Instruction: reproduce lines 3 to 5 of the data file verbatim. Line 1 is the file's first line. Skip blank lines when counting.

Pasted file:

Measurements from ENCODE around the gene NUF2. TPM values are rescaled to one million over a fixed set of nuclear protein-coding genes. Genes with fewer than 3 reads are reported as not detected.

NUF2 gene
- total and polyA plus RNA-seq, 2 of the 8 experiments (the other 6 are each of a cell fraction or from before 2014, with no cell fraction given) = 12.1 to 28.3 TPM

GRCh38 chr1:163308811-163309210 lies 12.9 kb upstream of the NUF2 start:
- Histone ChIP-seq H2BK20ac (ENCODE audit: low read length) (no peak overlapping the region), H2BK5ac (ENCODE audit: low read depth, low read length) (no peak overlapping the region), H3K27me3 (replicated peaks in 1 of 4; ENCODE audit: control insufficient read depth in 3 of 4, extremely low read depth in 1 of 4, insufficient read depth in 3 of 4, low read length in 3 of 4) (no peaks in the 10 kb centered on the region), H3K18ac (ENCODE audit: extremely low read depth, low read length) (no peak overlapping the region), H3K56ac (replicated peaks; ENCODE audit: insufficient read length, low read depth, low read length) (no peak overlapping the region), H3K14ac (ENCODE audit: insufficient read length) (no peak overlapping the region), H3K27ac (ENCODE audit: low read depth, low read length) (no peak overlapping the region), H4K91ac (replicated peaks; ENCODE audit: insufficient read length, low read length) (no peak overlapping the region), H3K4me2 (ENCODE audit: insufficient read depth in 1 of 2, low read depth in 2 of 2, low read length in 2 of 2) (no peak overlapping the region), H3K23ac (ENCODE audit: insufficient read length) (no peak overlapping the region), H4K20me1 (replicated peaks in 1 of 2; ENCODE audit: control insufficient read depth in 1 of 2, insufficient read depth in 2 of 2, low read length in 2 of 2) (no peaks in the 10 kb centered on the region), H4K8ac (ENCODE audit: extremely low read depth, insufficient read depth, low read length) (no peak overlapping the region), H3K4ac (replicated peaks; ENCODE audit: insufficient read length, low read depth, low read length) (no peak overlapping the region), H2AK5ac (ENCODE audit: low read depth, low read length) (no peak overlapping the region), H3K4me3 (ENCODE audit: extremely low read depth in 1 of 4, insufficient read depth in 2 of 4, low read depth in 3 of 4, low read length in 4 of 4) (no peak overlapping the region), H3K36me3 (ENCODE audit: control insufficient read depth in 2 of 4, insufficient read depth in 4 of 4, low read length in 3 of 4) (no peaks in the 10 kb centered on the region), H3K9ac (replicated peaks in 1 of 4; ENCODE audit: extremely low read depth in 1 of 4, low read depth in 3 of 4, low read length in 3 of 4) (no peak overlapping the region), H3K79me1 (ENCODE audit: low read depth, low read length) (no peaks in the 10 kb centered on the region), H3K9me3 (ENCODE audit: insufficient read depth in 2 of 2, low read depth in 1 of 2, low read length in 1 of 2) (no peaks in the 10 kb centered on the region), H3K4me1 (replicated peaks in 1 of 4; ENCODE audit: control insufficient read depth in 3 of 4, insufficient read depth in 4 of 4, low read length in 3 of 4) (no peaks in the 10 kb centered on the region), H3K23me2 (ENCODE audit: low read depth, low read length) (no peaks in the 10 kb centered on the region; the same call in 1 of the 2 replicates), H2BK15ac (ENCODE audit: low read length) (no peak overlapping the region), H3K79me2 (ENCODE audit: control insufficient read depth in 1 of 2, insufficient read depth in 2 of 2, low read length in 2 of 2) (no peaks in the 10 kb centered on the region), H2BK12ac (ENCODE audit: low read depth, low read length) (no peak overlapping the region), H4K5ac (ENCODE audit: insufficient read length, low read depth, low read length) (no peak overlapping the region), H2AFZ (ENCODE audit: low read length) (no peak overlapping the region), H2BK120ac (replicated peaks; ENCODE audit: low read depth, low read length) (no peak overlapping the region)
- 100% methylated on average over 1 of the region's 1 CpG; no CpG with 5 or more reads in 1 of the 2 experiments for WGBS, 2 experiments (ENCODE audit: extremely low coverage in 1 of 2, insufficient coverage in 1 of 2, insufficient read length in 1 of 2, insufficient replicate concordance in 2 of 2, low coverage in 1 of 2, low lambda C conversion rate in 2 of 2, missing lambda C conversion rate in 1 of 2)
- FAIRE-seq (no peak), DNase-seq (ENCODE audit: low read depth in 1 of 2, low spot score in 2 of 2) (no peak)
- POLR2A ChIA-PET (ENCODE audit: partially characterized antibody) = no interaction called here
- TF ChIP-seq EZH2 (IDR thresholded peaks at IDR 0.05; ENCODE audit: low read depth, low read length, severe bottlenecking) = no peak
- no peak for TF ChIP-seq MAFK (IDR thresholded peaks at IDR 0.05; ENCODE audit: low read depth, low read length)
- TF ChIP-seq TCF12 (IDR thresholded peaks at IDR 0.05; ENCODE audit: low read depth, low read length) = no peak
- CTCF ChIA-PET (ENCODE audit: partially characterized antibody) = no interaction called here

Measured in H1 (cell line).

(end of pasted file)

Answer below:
- total and polyA plus RNA-seq, 2 of the 8 experiments (the other 6 are each of a cell fraction or from before 2014, with no cell fraction given) = 12.1 to 28.3 TPM

GRCh38 chr1:163308811-163309210 lies 12.9 kb upstream of the NUF2 start:
- Histone ChIP-seq H2BK20ac (ENCODE audit: low read length) (no peak overlapping the region), H2BK5ac (ENCODE audit: low read depth, low read length) (no peak overlapping the region), H3K27me3 (replicated peaks in 1 of 4; ENCODE audit: control insufficient read depth in 3 of 4, extremely low read depth in 1 of 4, insufficient read depth in 3 of 4, low read length in 3 of 4) (no peaks in the 10 kb centered on the region), H3K18ac (ENCODE audit: extremely low read depth, low read length) (no peak overlapping the region), H3K56ac (replicated peaks; ENCODE audit: insufficient read length, low read depth, low read length) (no peak overlapping the region), H3K14ac (ENCODE audit: insufficient read length) (no peak overlapping the region), H3K27ac (ENCODE audit: low read depth, low read length) (no peak overlapping the region), H4K91ac (replicated peaks; ENCODE audit: insufficient read length, low read length) (no peak overlapping the region), H3K4me2 (ENCODE audit: insufficient read depth in 1 of 2, low read depth in 2 of 2, low read length in 2 of 2) (no peak overlapping the region), H3K23ac (ENCODE audit: insufficient read length) (no peak overlapping the region), H4K20me1 (replicated peaks in 1 of 2; ENCODE audit: control insufficient read depth in 1 of 2, insufficient read depth in 2 of 2, low read length in 2 of 2) (no peaks in the 10 kb centered on the region), H4K8ac (ENCODE audit: extremely low read depth, insufficient read depth, low read length) (no peak overlapping the region), H3K4ac (replicated peaks; ENCODE audit: insufficient read length, low read depth, low read length) (no peak overlapping the region), H2AK5ac (ENCODE audit: low read depth, low read length) (no peak overlapping the region), H3K4me3 (ENCODE audit: extremely low read depth in 1 of 4, insufficient read depth in 2 of 4, low read depth in 3 of 4, low read length in 4 of 4) (no peak overlapping the region), H3K36me3 (ENCODE audit: control insufficient read depth in 2 of 4, insufficient read depth in 4 of 4, low read length in 3 of 4) (no peaks in the 10 kb centered on the region), H3K9ac (replicated peaks in 1 of 4; ENCODE audit: extremely low read depth in 1 of 4, low read depth in 3 of 4, low read length in 3 of 4) (no peak overlapping the region), H3K79me1 (ENCODE audit: low read depth, low read length) (no peaks in the 10 kb centered on the region), H3K9me3 (ENCODE audit: insufficient read depth in 2 of 2, low read depth in 1 of 2, low read length in 1 of 2) (no peaks in the 10 kb centered on the region), H3K4me1 (replicated peaks in 1 of 4; ENCODE audit: control insufficient read depth in 3 of 4, insufficient read depth in 4 of 4, low read length in 3 of 4) (no peaks in the 10 kb centered on the region), H3K23me2 (ENCODE audit: low read depth, low read length) (no peaks in the 10 kb centered on the region; the same call in 1 of the 2 replicates), H2BK15ac (ENCODE audit: low read length) (no peak overlapping the region), H3K79me2 (ENCODE audit: control insufficient read depth in 1 of 2, insufficient read depth in 2 of 2, low read length in 2 of 2) (no peaks in the 10 kb centered on the region), H2BK12ac (ENCODE audit: low read depth, low read length) (no peak overlapping the region), H4K5ac (ENCODE audit: insufficient read length, low read depth, low read length) (no peak overlapping the region), H2AFZ (ENCODE audit: low read length) (no peak overlapping the region), H2BK120ac (replicated peaks; ENCODE audit: low read depth, low read length) (no peak overlapping the region)